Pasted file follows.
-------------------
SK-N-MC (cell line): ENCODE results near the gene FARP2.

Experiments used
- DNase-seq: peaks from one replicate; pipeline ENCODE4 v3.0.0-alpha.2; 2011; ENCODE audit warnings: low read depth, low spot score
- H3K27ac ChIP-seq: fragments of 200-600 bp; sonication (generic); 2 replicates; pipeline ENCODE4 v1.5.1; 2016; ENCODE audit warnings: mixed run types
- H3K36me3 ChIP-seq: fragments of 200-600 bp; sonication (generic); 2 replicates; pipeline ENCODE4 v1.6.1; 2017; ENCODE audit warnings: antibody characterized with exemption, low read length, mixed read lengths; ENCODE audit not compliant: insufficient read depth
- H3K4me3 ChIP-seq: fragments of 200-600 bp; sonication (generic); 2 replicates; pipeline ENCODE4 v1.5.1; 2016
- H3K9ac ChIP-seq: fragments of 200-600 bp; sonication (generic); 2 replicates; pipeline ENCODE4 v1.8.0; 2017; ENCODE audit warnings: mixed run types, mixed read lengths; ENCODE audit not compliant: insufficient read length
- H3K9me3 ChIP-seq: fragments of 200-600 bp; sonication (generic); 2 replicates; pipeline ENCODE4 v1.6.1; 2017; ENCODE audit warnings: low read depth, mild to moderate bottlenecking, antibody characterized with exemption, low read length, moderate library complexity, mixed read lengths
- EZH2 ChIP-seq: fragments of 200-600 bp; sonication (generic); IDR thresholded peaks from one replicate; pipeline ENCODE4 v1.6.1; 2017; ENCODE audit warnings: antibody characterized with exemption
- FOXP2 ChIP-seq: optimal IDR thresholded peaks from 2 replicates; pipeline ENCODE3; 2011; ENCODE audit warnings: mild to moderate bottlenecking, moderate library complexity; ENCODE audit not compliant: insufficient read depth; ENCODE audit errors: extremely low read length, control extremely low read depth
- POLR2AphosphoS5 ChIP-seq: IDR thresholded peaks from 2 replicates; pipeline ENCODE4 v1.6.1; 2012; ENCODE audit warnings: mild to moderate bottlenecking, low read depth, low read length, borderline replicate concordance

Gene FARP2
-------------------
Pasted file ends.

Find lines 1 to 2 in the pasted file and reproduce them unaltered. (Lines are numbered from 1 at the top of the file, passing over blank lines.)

SK-N-MC (cell line): ENCODE results near the gene FARP2.

Experiments used